The Massachusetts False Claims Act (“Massachusetts FCA”) is Massachusetts’ version of the federal False Claims Act (“FCA”). The Massachusetts FCA allows private individuals who know about fraud against Massachusetts to bring a qui tam case against a person or entity for submitting or causing the submission of false claims to Massachusetts, including any political subdivision of the Commonwealth, such as a county, city, town, or school district.
Like the federal FCA, the Massachusetts FCA allows for financial rewards to whistleblowers for bringing an action on behalf of Massachusetts. If the Commonwealth decides to intervene in the case, the whistleblower may receive 15-25% of the recovery. If the Commonwealth does not intervene and the whistleblower pursues the case on their own, the whistleblower may receive 25-30% of the recovery.
Massachusetts FCA and Federal FCA Similarities
Key provisions of the Massachusetts FCA mirror the federal FCA, such as:
- Liability attaches under the Massachusetts FCA for: submitting a false claim for payment to Massachusetts, making or using a false record or statement material to a false claim, failing to deliver all of the property owed to Massachusetts, creating or submitting a false receipt, making a false purchase, or conspiring to do any of these actions.
- Massachusetts can recover triple the amount it was defrauded, plus up to $11,000 per violation.
- A private citizen who knows about fraud against Massachusetts can bring a claim on behalf of the Commonwealth. If the Massachusetts Attorney General decides not to pursue the case, the citizen has the right to proceed in Court.
- The Massachusetts FCA prohibits employers from retaliating against whistleblower employees. Retaliation includes firing, demoting, suspending, threatening, or harassing the employee. If the employer does retaliate, the employee is entitled to the reinstatement of their position, two times the amount of back pay, interest on the back pay, and compensation for any damages sustained because of the discrimination.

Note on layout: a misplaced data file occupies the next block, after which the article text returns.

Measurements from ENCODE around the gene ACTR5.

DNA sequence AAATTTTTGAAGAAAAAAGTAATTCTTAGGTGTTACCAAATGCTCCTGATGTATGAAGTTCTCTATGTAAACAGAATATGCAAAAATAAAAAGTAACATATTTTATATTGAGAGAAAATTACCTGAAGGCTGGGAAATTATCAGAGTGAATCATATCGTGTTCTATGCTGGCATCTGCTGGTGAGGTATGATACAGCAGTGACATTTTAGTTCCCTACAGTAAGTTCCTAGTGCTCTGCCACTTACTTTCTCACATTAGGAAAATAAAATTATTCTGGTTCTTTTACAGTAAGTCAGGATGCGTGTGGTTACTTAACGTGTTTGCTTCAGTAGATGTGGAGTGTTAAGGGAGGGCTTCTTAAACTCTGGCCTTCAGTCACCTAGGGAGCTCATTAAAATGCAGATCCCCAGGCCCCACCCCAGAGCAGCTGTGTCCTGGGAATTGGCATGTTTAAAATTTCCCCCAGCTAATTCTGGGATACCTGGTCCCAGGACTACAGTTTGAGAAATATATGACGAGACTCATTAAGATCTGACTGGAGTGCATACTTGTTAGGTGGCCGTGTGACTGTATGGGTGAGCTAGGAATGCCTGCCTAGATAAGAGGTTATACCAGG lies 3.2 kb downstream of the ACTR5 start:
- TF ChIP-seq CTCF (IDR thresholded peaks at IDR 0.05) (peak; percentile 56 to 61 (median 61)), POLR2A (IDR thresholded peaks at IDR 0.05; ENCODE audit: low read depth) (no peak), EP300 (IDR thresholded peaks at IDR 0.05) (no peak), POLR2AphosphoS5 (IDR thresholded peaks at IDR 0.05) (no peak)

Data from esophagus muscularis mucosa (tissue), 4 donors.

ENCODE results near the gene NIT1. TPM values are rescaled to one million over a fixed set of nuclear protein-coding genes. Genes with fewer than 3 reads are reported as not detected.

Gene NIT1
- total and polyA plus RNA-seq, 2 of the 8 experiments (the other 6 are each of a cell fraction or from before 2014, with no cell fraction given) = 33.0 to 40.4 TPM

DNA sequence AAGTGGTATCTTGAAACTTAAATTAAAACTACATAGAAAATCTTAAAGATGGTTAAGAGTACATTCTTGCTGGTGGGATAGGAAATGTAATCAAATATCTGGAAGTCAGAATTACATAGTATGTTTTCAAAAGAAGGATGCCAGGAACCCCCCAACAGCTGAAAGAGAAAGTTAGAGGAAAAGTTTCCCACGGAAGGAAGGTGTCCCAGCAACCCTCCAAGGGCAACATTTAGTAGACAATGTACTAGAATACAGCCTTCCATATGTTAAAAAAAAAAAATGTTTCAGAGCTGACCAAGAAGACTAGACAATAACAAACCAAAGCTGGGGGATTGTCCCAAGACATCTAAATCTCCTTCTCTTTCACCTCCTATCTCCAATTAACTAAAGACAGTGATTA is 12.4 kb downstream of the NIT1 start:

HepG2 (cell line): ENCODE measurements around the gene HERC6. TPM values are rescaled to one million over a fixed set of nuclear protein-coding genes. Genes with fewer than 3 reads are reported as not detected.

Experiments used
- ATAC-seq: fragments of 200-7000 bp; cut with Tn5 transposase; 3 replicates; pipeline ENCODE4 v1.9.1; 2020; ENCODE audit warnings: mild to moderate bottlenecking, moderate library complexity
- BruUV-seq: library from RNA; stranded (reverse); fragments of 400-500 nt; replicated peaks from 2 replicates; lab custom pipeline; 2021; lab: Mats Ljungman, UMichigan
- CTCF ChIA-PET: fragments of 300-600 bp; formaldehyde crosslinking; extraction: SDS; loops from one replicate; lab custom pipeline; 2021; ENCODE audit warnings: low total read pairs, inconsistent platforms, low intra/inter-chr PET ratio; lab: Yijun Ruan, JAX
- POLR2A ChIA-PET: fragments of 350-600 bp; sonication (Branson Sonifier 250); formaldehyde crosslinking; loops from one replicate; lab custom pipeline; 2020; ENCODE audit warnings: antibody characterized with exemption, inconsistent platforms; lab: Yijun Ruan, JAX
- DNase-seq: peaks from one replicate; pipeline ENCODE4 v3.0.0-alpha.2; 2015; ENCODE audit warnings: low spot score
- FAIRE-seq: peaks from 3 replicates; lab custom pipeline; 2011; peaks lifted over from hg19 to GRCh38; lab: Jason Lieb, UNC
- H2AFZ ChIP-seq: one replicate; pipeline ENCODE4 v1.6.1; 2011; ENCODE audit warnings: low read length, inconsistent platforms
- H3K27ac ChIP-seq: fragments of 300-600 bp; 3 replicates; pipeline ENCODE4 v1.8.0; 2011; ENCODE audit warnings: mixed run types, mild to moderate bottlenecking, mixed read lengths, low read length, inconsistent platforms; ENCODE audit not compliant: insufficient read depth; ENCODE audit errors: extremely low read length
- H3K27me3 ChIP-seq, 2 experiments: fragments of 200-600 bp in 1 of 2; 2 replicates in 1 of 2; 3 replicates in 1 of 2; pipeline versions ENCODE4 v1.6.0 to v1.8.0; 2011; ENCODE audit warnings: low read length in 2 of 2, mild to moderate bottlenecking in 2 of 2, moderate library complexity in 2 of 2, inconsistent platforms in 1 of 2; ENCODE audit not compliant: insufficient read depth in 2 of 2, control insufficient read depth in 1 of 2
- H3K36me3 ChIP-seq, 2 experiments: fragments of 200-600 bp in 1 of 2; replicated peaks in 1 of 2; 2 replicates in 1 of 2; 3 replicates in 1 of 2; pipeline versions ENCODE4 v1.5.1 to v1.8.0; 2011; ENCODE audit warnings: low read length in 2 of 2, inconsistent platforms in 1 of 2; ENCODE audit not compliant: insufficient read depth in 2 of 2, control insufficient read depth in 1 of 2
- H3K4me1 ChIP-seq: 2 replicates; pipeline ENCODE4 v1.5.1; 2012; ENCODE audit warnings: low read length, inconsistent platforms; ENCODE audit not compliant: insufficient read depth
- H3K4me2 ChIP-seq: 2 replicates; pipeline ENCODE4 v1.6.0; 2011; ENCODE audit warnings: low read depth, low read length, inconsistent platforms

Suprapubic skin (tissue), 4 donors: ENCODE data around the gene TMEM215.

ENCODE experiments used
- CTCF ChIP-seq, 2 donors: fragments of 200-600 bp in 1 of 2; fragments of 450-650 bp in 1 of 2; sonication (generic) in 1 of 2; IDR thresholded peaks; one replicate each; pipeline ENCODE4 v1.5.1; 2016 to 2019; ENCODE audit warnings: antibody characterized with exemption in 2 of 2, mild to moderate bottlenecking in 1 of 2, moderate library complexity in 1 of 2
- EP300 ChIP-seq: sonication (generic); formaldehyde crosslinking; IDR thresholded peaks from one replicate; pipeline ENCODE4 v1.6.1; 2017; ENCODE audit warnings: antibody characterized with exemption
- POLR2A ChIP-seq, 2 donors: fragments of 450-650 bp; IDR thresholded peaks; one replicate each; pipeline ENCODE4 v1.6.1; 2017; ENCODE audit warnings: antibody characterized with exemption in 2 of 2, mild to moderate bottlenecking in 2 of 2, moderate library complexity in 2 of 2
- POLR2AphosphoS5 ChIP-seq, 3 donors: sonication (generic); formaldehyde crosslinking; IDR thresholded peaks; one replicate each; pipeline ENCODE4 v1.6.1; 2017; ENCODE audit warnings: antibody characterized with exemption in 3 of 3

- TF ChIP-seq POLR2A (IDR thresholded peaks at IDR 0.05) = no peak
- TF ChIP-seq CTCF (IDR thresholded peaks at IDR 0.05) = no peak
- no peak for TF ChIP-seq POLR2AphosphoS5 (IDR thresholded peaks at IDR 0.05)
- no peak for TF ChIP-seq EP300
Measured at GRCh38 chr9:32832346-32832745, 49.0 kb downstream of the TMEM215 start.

Massachusetts FCA and Federal FCA Differences
While the Massachusetts FCA is substantially similar to the federal FCA, it does have a few differences from the federal Act:
- The Massachusetts FCA allows a recovery for a fraud that cost money to either the Commonwealth OR to any political subdivision of the Commonwealth, such as a county, city, or school district.
- While qui tam actions brought under the federal FCA must remain under seal for at least 60 days, actions brought under the Massachusetts FCA provides for a longer initial sealing period of at least 120 days.
Previous Massachusetts FCA Settlements
The Massachusetts Attorney General’s Office has prosecuted numerous qui tam cases, recovering millions of dollars to the Commonwealth government.
- Merck: In December 2011, Merck & Co. agreed to pay $24 million to settle Massachusetts’ Medicaid fraud claims.
- Actavis: In March 2010, Actavis Elizabeth LLC agreed to pay $3.6 million to settle Massachusetts’ allegations that the company inflated drug prices sold to the Commonwealth’s Medicaid program.
- Mylan: In November 2010, Mylan Inc. agreed to pay $2.6 million to settle a lawsuit alleging it reported false and inflated prices for generic pharmaceutical products paid for by the Massachusetts Medicaid program.
For more information on the Massachusetts FCA or to speak with an attorney, please contact Joy Clairmont at firstname.lastname@example.org or 215-875-5803. To read more about what whistleblower clients can expect from our lawyers, click here.
One last thing…
For more than a decade, the Berger Montague Whistleblower, Qui Tam & False Claims Act Practice Group has represented whistleblowers in matters involving healthcare fraud, defense contracting fraud, IRS fraud, securities fraud, and commodities fraud. While the information on this blog is not legal advice, we would be more than happy to speak with you directly about your potential case.